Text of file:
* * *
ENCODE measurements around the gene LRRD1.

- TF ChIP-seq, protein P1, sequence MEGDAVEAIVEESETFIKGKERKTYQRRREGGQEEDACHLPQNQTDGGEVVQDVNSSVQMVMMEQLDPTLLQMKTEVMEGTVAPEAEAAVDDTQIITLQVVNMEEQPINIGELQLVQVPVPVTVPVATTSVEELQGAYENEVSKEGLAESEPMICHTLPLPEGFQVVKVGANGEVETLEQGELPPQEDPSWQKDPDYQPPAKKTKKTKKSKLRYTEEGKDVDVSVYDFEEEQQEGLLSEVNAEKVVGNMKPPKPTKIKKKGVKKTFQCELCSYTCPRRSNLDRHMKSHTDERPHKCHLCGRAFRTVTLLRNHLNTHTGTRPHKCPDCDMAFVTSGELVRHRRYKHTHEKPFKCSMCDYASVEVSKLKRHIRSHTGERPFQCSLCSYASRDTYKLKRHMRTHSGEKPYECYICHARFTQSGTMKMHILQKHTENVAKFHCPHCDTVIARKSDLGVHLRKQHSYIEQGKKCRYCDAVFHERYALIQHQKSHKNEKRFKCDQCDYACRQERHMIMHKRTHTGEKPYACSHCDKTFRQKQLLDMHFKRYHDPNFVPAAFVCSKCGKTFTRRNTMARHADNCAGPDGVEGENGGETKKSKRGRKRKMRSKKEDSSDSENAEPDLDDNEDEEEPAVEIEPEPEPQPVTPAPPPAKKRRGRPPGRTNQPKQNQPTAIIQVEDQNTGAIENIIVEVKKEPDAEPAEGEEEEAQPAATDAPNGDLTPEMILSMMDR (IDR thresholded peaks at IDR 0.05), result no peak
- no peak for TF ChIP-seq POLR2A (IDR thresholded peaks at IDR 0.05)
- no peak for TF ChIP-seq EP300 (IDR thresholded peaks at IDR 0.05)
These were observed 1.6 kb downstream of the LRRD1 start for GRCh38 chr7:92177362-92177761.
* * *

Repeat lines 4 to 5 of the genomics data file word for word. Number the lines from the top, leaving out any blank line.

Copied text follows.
- no peak for TF ChIP-seq EP300 (IDR thresholded peaks at IDR 0.05)
These were observed 1.6 kb downstream of the LRRD1 start for GRCh38 chr7:92177362-92177761.